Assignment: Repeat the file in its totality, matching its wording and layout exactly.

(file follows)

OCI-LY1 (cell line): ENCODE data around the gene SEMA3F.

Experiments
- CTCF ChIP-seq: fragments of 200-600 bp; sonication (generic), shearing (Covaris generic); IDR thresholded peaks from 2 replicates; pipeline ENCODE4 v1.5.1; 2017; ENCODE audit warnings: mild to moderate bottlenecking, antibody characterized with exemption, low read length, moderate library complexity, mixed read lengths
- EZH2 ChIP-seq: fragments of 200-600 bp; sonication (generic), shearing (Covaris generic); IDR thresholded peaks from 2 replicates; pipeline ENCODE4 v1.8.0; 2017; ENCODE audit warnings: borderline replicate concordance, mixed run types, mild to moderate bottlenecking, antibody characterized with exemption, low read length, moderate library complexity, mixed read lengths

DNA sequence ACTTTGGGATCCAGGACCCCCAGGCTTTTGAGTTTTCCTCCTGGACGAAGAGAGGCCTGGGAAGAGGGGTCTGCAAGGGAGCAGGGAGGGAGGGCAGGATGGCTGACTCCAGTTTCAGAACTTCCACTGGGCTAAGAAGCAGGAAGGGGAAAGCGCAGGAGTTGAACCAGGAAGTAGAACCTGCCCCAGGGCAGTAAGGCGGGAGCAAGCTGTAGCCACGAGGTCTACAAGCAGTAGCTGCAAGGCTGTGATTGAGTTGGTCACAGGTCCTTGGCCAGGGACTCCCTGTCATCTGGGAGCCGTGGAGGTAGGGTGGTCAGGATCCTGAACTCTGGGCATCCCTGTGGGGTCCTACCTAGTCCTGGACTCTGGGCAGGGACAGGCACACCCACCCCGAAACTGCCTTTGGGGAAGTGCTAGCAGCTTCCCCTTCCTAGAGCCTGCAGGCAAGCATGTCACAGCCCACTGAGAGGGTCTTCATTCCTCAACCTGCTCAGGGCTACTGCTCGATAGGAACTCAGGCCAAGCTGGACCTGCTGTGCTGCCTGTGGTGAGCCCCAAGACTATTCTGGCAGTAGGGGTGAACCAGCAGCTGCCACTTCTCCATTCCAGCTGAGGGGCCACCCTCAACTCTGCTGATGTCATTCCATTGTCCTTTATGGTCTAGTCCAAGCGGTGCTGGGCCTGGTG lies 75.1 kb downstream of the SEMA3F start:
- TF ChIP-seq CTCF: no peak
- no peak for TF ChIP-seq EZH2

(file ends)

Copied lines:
OCI-LY1 (cell line): ENCODE data around the gene SEMA3F.

Experiments
- CTCF ChIP-seq: fragments of 200-600 bp; sonication (generic), shearing (Covaris generic); IDR thresholded peaks from 2 replicates; pipeline ENCODE4 v1.5.1; 2017; ENCODE audit warnings: mild to moderate bottlenecking, antibody characterized with exemption, low read length, moderate library complexity, mixed read lengths
- EZH2 ChIP-seq: fragments of 200-600 bp; sonication (generic), shearing (Covaris generic); IDR thresholded peaks from 2 replicates; pipeline ENCODE4 v1.8.0; 2017; ENCODE audit warnings: borderline replicate concordance, mixed run types, mild to moderate bottlenecking, antibody characterized with exemption, low read length, moderate library complexity, mixed read lengths

DNA sequence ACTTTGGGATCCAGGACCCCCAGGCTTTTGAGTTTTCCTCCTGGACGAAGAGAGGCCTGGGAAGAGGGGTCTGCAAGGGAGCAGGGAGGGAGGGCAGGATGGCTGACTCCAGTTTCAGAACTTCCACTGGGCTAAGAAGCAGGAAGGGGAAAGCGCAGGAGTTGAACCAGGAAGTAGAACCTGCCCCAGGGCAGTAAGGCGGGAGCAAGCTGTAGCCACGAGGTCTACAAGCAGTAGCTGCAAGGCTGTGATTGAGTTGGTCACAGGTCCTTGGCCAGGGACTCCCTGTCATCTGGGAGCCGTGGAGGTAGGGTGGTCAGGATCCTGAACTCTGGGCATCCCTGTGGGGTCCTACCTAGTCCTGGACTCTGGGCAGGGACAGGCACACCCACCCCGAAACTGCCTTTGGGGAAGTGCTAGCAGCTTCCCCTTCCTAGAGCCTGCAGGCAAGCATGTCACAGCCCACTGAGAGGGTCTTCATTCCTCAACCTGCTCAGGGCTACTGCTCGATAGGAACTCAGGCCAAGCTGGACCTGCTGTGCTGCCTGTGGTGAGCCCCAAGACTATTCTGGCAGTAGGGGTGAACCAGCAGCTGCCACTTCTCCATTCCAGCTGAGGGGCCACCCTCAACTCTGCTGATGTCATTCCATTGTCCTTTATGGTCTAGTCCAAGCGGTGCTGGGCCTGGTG lies 75.1 kb downstream of the SEMA3F start:
- TF ChIP-seq CTCF: no peak
- no peak for TF ChIP-seq EZH2